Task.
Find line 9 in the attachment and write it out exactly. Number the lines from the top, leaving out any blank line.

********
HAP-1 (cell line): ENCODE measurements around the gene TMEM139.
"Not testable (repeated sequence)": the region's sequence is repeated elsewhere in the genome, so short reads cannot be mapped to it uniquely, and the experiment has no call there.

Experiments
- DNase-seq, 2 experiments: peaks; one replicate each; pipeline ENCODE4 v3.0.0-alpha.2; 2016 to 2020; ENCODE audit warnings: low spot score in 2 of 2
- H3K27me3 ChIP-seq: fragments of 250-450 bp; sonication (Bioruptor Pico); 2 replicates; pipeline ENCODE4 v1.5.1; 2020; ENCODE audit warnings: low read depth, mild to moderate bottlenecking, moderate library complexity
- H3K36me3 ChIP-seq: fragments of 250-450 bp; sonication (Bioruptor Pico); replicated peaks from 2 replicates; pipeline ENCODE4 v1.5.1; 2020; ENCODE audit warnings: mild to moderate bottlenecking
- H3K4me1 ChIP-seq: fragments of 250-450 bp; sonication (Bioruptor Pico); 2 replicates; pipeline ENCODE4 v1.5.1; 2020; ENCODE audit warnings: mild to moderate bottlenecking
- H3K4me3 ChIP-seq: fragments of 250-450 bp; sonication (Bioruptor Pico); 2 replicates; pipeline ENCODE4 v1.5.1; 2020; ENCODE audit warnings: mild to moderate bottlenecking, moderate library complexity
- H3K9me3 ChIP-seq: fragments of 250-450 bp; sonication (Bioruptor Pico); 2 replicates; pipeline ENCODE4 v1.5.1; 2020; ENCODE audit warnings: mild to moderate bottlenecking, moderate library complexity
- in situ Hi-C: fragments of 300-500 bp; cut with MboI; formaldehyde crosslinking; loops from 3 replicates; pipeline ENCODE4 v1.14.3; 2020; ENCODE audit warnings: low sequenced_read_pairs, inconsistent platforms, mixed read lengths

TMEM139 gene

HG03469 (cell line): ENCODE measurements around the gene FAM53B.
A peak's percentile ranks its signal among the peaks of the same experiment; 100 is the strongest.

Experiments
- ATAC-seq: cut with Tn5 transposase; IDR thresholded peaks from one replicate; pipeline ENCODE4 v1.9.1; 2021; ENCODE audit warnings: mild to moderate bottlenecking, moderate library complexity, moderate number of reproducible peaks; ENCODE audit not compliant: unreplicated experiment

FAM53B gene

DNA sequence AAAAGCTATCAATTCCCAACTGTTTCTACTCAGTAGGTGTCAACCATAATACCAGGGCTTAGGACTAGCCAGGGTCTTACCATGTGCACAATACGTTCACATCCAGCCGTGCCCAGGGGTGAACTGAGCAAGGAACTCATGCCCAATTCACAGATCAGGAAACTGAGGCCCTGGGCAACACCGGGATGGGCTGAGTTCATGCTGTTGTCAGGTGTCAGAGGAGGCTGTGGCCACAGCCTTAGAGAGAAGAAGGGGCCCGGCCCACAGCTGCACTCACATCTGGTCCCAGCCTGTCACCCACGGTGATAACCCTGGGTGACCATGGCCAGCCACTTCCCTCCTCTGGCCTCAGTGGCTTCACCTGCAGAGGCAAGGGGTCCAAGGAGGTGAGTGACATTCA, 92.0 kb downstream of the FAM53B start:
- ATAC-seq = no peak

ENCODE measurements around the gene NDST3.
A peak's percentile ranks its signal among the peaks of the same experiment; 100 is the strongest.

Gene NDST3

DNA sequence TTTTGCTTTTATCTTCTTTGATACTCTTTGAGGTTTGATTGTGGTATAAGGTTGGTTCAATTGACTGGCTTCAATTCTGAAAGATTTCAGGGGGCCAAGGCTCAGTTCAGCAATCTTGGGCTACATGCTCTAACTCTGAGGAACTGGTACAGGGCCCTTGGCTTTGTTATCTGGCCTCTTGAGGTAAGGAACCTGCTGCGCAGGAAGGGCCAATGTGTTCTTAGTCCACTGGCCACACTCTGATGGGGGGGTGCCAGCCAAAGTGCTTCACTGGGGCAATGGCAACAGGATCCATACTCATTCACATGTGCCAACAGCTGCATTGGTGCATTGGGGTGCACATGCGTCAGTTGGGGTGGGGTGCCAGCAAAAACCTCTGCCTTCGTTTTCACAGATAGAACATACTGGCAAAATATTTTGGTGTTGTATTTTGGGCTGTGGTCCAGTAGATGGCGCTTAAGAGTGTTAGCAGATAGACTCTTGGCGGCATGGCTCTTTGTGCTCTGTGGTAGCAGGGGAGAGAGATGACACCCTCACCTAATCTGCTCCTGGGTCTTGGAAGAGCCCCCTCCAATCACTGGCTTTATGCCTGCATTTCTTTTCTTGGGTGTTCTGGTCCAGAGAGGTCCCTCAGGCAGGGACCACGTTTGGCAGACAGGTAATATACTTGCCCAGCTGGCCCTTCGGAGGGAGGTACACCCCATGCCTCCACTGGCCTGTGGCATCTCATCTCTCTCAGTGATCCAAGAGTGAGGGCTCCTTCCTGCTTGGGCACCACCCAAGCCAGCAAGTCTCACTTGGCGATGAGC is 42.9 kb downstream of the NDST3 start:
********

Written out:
- H3K9me3 ChIP-seq: fragments of 250-450 bp; sonication (Bioruptor Pico); 2 replicates; pipeline ENCODE4 v1.5.1; 2020; ENCODE audit warnings: mild to moderate bottlenecking, moderate library complexity